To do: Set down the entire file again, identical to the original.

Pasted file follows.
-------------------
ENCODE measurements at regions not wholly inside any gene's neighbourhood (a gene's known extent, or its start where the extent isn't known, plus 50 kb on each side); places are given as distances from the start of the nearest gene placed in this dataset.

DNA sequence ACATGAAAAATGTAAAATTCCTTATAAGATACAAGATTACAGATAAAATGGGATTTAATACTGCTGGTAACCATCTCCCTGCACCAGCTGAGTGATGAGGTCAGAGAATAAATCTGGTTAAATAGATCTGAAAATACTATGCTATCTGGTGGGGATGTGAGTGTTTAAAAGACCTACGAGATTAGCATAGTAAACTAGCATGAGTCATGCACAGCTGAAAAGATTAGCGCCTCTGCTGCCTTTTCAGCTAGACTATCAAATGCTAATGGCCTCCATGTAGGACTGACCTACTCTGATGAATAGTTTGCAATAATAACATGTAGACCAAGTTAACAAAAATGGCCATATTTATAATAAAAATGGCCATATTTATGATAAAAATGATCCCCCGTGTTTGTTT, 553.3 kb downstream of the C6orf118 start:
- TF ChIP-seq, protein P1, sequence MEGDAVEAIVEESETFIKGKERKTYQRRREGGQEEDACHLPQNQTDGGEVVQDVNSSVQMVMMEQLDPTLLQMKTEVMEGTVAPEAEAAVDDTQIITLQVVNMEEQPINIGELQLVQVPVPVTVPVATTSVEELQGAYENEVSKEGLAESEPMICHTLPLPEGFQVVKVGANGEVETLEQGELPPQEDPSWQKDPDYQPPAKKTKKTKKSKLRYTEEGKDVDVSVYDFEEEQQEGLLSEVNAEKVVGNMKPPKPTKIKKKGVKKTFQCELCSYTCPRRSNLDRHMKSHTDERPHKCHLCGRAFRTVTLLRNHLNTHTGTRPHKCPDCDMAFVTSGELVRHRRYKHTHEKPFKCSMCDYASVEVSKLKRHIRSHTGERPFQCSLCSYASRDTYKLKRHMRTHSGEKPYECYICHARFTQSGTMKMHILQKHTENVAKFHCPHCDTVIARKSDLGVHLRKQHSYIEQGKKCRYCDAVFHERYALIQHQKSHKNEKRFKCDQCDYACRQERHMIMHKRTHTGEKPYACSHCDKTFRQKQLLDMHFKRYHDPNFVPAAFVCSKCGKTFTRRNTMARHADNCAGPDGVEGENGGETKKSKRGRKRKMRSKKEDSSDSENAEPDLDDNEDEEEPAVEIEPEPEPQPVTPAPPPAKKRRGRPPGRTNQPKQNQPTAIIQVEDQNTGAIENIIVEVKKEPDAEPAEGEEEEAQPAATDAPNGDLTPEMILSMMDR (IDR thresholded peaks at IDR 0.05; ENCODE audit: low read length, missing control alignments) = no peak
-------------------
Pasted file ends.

ENCODE measurements at regions not wholly inside any gene's neighbourhood (a gene's known extent, or its start where the extent isn't known, plus 50 kb on each side); places are given as distances from the start of the nearest gene placed in this dataset.

DNA sequence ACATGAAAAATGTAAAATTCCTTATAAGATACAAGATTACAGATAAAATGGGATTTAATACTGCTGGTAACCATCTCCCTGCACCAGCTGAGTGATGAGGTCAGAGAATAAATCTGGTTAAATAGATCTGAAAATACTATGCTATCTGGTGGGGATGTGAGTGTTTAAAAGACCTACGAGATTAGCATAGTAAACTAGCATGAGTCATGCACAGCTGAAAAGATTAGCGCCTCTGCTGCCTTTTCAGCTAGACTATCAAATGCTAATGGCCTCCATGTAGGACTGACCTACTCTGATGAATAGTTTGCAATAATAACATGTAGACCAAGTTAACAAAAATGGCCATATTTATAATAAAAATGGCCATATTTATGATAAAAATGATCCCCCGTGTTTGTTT, 553.3 kb downstream of the C6orf118 start:
- TF ChIP-seq, protein P1, sequence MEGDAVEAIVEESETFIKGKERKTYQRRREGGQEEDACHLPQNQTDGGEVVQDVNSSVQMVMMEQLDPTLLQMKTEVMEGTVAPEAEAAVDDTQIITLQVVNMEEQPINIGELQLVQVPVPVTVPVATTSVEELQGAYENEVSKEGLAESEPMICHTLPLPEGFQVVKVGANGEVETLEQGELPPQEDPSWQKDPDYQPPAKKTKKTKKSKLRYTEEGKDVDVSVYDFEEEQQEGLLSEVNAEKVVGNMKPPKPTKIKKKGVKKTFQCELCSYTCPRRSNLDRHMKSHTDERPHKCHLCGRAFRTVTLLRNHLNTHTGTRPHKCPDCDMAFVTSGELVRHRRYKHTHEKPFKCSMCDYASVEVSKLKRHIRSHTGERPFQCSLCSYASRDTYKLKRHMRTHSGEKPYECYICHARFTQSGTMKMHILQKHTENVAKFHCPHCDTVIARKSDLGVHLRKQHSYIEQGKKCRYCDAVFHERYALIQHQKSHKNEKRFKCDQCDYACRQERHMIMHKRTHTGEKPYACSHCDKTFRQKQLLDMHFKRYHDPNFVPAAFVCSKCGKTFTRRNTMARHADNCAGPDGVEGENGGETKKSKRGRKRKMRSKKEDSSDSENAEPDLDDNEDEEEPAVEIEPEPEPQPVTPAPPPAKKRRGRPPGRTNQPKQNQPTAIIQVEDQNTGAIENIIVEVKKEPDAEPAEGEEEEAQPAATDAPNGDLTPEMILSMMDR (IDR thresholded peaks at IDR 0.05; ENCODE audit: low read length, missing control alignments) = no peak